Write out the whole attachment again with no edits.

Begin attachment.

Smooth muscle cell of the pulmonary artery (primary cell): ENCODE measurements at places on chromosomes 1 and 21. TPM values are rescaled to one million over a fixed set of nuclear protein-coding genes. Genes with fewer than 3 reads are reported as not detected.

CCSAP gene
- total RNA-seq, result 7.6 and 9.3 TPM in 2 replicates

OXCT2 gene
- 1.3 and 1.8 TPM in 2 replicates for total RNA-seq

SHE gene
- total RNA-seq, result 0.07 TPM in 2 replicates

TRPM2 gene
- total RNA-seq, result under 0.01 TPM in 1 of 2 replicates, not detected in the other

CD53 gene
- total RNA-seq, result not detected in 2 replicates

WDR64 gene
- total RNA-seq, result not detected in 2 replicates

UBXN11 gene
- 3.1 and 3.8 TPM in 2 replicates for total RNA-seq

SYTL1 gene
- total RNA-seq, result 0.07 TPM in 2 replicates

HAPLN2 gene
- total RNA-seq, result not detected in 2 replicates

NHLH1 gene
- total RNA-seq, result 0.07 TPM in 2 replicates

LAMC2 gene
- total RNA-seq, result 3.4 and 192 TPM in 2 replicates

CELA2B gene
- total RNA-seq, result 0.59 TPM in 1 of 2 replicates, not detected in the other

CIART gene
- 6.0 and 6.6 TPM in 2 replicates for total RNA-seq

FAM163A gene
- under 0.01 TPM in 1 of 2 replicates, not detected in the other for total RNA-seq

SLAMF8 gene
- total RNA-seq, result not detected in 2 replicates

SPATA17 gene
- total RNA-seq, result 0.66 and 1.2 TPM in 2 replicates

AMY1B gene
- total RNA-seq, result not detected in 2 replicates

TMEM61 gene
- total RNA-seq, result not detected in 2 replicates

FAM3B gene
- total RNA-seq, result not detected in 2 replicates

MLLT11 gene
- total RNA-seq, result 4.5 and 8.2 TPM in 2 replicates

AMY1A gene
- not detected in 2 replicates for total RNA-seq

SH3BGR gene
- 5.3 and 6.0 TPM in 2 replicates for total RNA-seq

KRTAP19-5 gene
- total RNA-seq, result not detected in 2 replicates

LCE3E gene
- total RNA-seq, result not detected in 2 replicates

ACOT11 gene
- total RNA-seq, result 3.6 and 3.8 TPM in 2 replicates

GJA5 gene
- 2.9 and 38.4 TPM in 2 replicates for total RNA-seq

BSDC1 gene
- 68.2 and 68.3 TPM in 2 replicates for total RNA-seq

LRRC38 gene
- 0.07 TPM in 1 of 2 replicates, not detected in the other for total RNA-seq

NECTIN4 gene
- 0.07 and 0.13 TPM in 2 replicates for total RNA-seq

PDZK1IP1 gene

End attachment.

Smooth muscle cell of the pulmonary artery (primary cell): ENCODE measurements at places on chromosomes 1 and 21. TPM values are rescaled to one million over a fixed set of nuclear protein-coding genes. Genes with fewer than 3 reads are reported as not detected.

CCSAP gene
- total RNA-seq, result 7.6 and 9.3 TPM in 2 replicates

OXCT2 gene
- 1.3 and 1.8 TPM in 2 replicates for total RNA-seq

SHE gene
- total RNA-seq, result 0.07 TPM in 2 replicates

TRPM2 gene
- total RNA-seq, result under 0.01 TPM in 1 of 2 replicates, not detected in the other

CD53 gene
- total RNA-seq, result not detected in 2 replicates

WDR64 gene
- total RNA-seq, result not detected in 2 replicates

UBXN11 gene
- 3.1 and 3.8 TPM in 2 replicates for total RNA-seq

SYTL1 gene
- total RNA-seq, result 0.07 TPM in 2 replicates

HAPLN2 gene
- total RNA-seq, result not detected in 2 replicates

NHLH1 gene
- total RNA-seq, result 0.07 TPM in 2 replicates

LAMC2 gene
- total RNA-seq, result 3.4 and 192 TPM in 2 replicates

CELA2B gene
- total RNA-seq, result 0.59 TPM in 1 of 2 replicates, not detected in the other

CIART gene
- 6.0 and 6.6 TPM in 2 replicates for total RNA-seq

FAM163A gene
- under 0.01 TPM in 1 of 2 replicates, not detected in the other for total RNA-seq

SLAMF8 gene
- total RNA-seq, result not detected in 2 replicates

SPATA17 gene
- total RNA-seq, result 0.66 and 1.2 TPM in 2 replicates

AMY1B gene
- total RNA-seq, result not detected in 2 replicates

TMEM61 gene
- total RNA-seq, result not detected in 2 replicates

FAM3B gene
- total RNA-seq, result not detected in 2 replicates

MLLT11 gene
- total RNA-seq, result 4.5 and 8.2 TPM in 2 replicates

AMY1A gene
- not detected in 2 replicates for total RNA-seq

SH3BGR gene
- 5.3 and 6.0 TPM in 2 replicates for total RNA-seq

KRTAP19-5 gene
- total RNA-seq, result not detected in 2 replicates

LCE3E gene
- total RNA-seq, result not detected in 2 replicates

ACOT11 gene
- total RNA-seq, result 3.6 and 3.8 TPM in 2 replicates

GJA5 gene
- 2.9 and 38.4 TPM in 2 replicates for total RNA-seq

BSDC1 gene
- 68.2 and 68.3 TPM in 2 replicates for total RNA-seq

LRRC38 gene
- 0.07 TPM in 1 of 2 replicates, not detected in the other for total RNA-seq

NECTIN4 gene
- 0.07 and 0.13 TPM in 2 replicates for total RNA-seq

PDZK1IP1 gene